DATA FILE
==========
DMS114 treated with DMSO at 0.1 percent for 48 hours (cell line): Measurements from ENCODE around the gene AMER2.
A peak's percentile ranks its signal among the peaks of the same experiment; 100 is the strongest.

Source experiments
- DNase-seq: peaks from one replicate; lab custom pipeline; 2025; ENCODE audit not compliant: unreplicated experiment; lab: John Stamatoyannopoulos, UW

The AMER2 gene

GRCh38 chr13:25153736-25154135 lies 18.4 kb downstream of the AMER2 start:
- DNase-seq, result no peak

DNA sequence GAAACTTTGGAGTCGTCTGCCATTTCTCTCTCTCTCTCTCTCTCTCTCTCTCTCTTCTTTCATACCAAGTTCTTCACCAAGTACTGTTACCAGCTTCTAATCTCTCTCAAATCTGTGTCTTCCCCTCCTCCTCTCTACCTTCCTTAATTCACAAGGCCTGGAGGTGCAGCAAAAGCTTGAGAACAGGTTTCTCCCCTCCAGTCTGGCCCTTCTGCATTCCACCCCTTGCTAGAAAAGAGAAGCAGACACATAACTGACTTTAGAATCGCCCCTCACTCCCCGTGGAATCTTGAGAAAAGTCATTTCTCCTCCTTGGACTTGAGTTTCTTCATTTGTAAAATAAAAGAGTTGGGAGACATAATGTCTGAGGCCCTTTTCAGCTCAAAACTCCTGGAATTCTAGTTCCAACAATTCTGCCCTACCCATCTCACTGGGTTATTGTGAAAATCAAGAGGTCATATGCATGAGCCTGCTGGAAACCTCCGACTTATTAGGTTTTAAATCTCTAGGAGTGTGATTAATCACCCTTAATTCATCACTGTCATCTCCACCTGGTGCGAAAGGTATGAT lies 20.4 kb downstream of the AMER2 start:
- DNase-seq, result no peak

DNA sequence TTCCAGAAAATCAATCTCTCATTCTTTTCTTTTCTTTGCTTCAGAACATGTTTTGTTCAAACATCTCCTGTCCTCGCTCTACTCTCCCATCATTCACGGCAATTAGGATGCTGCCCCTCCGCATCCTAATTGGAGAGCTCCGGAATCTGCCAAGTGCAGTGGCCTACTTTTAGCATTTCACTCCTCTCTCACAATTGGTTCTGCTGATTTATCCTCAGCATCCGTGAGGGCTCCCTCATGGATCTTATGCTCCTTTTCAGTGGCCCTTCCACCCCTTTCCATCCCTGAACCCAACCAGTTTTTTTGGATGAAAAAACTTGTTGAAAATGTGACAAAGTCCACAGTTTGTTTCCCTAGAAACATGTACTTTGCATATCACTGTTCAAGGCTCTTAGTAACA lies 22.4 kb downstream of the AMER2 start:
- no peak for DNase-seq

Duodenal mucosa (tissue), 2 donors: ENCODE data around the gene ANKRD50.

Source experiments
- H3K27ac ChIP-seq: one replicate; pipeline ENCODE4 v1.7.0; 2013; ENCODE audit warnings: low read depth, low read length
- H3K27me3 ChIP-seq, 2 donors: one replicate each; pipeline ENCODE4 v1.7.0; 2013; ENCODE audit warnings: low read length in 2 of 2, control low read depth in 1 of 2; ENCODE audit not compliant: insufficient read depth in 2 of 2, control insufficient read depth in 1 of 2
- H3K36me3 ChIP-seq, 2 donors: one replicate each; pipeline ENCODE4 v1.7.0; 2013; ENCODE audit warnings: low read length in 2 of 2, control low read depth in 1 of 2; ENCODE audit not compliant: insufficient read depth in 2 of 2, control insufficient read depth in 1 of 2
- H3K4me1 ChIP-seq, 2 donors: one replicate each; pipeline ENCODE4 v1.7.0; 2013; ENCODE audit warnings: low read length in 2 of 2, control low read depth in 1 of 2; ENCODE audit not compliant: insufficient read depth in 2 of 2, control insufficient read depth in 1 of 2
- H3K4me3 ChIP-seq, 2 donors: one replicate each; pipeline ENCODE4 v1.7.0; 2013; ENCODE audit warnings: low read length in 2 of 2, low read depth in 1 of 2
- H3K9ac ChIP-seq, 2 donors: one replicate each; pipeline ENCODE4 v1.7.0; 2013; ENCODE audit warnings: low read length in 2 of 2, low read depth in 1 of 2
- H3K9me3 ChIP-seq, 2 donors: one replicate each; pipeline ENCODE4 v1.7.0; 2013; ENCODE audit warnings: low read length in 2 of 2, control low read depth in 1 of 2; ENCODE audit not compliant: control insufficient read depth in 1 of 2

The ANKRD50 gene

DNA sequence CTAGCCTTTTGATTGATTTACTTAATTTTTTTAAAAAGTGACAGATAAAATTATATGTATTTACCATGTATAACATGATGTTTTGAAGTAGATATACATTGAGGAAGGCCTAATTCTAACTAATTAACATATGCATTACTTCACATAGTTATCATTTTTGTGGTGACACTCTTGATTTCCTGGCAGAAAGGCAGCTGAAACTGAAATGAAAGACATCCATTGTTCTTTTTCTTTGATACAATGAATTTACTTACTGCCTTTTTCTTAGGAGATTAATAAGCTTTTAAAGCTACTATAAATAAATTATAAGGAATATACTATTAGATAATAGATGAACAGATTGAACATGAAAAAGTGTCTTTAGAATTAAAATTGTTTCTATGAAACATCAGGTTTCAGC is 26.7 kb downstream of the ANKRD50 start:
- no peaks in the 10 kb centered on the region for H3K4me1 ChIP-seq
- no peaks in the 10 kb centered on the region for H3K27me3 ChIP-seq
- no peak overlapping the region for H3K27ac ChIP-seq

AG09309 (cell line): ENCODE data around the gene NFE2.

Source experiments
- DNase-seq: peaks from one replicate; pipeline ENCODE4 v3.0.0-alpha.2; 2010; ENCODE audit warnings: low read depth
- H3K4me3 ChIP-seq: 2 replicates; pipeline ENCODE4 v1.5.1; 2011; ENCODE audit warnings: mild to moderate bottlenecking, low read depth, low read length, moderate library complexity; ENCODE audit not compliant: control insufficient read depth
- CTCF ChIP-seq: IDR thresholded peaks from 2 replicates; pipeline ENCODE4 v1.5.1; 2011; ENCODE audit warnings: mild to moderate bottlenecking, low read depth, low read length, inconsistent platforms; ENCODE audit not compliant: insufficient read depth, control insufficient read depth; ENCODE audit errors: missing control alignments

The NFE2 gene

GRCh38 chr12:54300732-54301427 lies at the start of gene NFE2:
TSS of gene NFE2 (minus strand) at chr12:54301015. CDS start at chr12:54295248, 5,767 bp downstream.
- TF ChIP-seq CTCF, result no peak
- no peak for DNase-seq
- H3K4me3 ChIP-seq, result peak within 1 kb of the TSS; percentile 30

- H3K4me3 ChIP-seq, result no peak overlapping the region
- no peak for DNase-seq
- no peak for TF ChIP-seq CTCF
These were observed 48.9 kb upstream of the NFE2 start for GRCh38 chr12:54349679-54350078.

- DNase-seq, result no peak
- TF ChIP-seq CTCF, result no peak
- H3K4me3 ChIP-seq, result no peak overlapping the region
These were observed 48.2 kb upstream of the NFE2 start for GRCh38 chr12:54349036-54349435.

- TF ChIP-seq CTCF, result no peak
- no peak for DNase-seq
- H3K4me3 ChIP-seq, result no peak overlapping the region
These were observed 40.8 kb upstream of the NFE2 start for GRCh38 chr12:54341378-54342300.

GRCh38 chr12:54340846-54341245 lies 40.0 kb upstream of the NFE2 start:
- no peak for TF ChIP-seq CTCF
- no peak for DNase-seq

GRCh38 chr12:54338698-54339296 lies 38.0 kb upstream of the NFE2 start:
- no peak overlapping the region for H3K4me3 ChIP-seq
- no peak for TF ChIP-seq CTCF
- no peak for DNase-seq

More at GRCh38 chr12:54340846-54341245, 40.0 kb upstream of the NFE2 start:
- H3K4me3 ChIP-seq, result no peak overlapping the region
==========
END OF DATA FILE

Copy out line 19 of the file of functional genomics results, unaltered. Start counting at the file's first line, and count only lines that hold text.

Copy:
- H3K9ac ChIP-seq, 2 donors: one replicate each; pipeline ENCODE4 v1.7.0; 2013; ENCODE audit warnings: low read length in 2 of 2, low read depth in 1 of 2